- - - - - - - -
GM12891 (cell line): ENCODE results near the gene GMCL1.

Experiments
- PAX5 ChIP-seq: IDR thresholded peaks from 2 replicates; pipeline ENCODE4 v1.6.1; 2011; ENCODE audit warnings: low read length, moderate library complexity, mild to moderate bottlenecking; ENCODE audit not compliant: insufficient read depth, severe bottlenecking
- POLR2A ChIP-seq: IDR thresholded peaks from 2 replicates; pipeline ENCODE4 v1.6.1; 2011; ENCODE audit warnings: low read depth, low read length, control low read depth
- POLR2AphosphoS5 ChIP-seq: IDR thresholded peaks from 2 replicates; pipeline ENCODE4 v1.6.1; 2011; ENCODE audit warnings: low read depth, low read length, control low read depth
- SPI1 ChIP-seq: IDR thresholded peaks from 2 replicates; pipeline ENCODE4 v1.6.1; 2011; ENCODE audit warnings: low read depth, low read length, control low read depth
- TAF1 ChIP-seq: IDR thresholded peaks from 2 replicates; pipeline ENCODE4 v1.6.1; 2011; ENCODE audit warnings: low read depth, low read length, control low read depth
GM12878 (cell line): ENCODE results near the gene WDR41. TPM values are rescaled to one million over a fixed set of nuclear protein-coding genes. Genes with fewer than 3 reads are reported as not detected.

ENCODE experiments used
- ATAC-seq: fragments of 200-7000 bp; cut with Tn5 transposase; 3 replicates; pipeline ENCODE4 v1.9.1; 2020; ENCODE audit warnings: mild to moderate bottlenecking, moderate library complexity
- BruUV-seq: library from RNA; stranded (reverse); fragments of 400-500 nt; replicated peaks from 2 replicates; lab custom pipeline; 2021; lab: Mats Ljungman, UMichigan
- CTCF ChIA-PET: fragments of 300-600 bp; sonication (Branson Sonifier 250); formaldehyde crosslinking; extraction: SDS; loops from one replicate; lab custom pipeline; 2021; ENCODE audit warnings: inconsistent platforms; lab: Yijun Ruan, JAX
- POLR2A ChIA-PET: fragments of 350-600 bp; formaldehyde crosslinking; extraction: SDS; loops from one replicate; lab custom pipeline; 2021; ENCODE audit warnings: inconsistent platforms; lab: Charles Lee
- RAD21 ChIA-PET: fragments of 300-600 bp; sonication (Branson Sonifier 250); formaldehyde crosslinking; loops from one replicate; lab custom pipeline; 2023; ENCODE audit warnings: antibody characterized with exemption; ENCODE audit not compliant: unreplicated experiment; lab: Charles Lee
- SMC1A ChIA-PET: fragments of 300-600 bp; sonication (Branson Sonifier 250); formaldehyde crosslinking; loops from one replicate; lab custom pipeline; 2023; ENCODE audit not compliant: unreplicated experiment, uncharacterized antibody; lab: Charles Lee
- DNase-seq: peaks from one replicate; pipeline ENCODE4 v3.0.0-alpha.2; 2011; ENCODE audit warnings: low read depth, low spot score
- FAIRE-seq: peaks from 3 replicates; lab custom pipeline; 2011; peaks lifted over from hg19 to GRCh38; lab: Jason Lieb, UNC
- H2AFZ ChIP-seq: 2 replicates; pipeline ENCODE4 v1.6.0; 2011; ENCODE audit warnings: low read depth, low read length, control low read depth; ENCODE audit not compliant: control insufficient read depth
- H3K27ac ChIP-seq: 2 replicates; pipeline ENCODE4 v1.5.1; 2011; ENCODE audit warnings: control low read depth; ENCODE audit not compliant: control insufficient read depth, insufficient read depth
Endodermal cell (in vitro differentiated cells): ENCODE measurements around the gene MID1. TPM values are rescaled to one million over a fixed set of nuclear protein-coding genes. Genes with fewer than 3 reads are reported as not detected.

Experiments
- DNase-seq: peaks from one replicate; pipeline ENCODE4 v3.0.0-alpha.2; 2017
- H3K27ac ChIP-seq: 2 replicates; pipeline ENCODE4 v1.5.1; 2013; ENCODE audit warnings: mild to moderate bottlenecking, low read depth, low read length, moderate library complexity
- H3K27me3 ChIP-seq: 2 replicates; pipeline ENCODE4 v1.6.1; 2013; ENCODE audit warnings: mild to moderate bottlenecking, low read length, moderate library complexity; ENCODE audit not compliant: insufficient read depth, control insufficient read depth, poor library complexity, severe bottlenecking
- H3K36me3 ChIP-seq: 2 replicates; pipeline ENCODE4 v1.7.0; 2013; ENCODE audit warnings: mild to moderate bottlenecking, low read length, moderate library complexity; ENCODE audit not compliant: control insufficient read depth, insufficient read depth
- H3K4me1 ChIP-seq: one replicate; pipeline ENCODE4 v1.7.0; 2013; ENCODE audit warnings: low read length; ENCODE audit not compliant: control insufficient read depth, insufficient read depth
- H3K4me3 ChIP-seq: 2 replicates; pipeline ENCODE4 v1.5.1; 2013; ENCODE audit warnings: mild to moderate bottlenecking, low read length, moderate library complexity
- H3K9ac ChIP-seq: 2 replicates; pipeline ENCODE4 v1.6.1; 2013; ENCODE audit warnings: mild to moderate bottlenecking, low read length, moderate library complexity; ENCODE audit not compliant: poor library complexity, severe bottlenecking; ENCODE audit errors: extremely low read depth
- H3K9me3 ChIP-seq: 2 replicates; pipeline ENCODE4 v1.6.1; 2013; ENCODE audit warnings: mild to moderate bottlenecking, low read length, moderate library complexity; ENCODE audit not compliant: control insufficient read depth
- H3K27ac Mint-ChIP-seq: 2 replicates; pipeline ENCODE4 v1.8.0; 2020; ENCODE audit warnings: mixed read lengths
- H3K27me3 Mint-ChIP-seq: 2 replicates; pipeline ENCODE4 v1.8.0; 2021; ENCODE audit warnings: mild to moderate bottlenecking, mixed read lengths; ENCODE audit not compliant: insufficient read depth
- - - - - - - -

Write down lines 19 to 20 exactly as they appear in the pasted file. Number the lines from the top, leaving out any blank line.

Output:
- H3K27ac ChIP-seq: 2 replicates; pipeline ENCODE4 v1.5.1; 2011; ENCODE audit warnings: control low read depth; ENCODE audit not compliant: control insufficient read depth, insufficient read depth
Endodermal cell (in vitro differentiated cells): ENCODE measurements around the gene MID1. TPM values are rescaled to one million over a fixed set of nuclear protein-coding genes. Genes with fewer than 3 reads are reported as not detected.